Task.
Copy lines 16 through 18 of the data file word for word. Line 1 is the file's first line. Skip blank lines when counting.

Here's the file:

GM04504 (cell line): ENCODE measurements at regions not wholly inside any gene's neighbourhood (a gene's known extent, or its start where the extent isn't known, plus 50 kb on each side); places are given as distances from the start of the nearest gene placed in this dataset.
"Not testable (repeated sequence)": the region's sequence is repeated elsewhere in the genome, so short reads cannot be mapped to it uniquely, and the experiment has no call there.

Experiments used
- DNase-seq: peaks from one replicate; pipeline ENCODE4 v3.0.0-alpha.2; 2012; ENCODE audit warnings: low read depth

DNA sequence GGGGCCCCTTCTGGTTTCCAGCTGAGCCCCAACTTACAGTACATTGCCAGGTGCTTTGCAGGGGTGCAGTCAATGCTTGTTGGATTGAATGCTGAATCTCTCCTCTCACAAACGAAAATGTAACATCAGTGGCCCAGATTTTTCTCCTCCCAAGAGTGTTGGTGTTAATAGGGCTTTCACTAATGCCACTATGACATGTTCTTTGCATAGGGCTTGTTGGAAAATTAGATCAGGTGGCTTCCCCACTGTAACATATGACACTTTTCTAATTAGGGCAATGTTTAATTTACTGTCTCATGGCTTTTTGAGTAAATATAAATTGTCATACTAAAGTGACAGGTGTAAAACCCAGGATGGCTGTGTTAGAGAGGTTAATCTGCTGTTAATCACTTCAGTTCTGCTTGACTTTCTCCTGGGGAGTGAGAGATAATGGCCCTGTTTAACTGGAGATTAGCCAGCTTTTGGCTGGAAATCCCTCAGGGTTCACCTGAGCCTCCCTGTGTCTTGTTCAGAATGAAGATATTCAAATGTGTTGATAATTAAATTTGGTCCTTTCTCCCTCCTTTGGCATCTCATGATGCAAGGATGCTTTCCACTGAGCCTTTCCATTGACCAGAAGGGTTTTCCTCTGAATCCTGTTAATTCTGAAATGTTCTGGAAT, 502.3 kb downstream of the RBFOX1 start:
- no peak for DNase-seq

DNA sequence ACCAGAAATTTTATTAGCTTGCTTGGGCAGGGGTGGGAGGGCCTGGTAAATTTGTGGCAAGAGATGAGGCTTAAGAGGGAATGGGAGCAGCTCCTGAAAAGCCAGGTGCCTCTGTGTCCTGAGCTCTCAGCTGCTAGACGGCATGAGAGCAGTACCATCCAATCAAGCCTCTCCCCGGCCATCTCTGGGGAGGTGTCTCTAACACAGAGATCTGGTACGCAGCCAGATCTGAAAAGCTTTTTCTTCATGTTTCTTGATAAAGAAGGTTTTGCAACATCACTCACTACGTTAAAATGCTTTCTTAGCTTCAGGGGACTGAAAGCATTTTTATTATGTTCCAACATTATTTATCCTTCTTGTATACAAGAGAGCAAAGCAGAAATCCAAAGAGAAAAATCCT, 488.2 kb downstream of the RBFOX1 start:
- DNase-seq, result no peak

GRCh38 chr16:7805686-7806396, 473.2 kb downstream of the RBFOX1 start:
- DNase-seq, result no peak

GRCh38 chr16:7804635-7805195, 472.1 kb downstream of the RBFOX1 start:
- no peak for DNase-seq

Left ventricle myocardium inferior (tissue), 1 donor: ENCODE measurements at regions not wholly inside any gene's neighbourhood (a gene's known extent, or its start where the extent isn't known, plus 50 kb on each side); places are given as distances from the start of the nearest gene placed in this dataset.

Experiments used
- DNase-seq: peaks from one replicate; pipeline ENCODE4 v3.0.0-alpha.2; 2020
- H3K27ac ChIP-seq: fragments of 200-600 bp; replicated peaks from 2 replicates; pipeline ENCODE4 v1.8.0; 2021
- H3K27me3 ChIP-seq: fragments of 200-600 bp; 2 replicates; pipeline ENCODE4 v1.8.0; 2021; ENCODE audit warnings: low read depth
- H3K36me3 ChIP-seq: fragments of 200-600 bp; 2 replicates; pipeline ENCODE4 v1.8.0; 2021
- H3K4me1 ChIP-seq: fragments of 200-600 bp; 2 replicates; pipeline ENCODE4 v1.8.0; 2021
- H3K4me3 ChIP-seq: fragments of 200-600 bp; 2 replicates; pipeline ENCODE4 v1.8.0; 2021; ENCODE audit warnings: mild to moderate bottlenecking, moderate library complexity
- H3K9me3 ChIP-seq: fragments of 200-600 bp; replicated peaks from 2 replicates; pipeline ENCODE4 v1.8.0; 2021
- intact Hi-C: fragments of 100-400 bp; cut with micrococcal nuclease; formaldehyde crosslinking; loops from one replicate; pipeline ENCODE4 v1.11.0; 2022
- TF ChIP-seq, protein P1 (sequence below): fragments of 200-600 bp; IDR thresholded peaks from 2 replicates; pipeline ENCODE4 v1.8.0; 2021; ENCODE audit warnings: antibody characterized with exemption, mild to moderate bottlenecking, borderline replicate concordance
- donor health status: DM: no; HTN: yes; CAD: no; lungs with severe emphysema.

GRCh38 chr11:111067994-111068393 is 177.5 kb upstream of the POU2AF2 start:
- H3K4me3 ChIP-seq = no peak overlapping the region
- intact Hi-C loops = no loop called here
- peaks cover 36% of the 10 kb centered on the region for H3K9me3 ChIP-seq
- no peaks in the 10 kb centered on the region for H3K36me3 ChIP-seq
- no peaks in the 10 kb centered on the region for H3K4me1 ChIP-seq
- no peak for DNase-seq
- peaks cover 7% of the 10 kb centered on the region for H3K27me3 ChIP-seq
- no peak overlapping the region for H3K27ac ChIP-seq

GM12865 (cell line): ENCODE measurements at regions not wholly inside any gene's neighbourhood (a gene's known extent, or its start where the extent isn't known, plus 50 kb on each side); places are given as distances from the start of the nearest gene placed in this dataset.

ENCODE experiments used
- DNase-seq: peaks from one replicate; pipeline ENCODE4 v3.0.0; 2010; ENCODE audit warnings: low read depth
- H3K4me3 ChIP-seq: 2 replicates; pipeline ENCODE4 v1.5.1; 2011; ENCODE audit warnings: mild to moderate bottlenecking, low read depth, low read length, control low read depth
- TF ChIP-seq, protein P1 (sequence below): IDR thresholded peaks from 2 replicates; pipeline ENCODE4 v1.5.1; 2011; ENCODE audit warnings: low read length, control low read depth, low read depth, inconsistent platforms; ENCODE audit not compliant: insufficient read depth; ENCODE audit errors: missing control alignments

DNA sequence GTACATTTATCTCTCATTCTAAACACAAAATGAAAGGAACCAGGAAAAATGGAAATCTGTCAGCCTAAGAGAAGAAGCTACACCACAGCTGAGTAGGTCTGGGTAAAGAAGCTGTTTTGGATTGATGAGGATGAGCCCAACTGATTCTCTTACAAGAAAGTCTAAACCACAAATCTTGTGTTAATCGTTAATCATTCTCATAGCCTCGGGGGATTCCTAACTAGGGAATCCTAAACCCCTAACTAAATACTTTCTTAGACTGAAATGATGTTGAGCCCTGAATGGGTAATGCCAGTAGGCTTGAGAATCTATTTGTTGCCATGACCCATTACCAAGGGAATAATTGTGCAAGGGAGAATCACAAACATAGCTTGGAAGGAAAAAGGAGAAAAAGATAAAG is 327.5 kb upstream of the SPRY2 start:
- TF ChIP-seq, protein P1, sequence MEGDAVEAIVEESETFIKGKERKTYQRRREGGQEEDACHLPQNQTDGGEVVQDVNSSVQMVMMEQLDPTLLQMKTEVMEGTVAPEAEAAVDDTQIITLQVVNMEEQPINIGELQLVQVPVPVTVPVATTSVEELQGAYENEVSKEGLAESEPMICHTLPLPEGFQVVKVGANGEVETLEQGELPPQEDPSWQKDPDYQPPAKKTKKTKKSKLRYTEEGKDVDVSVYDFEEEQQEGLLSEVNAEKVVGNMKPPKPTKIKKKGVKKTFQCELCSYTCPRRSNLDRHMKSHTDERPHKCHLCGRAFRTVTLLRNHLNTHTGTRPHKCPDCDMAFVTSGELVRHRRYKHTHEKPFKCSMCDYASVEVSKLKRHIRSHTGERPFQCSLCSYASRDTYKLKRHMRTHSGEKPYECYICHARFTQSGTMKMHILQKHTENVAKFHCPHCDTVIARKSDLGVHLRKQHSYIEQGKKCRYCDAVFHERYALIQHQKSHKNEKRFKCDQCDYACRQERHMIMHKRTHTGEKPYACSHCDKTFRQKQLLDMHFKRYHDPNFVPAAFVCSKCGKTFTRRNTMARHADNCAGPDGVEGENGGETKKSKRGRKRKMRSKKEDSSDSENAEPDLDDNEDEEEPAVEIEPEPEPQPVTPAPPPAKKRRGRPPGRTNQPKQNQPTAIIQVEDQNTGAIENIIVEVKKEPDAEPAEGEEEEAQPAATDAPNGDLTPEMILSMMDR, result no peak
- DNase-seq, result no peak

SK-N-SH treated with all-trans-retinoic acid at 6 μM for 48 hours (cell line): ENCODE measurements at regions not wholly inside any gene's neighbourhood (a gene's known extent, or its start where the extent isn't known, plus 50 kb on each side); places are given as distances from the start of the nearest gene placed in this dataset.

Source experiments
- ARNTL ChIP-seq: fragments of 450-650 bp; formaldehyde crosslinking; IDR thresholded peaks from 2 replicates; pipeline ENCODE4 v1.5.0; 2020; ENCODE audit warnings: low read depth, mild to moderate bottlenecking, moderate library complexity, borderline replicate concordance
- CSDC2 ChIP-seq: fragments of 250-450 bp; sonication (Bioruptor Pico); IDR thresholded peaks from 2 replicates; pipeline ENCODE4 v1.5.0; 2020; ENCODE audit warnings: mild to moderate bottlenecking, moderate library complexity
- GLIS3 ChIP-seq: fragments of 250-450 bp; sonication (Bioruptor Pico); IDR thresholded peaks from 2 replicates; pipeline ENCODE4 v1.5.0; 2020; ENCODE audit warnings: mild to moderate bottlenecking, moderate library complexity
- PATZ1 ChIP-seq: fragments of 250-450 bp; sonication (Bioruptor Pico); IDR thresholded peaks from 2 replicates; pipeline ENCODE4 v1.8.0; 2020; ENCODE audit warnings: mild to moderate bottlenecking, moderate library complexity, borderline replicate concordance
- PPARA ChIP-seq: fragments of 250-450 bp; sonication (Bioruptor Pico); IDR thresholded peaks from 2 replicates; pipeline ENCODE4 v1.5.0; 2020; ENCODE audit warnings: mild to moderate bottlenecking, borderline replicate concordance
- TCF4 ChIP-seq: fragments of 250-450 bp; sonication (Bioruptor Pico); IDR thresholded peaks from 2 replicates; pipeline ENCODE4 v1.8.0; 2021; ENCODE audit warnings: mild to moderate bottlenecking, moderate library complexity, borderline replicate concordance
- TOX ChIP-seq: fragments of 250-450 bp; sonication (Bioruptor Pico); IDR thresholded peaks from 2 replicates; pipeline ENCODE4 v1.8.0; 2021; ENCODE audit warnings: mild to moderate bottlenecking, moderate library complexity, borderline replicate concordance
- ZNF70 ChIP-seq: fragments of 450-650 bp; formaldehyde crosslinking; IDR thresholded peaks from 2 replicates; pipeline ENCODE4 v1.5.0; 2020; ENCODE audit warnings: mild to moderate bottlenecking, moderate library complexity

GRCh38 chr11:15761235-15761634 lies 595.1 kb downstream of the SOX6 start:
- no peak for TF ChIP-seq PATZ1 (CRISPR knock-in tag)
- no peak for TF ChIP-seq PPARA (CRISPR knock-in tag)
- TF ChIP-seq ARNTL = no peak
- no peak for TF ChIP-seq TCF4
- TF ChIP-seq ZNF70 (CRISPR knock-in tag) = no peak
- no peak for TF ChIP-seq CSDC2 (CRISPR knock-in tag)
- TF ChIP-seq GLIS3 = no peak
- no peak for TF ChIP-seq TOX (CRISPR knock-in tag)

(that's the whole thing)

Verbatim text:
- H3K27ac ChIP-seq: fragments of 200-600 bp; replicated peaks from 2 replicates; pipeline ENCODE4 v1.8.0; 2021
- H3K27me3 ChIP-seq: fragments of 200-600 bp; 2 replicates; pipeline ENCODE4 v1.8.0; 2021; ENCODE audit warnings: low read depth
- H3K36me3 ChIP-seq: fragments of 200-600 bp; 2 replicates; pipeline ENCODE4 v1.8.0; 2021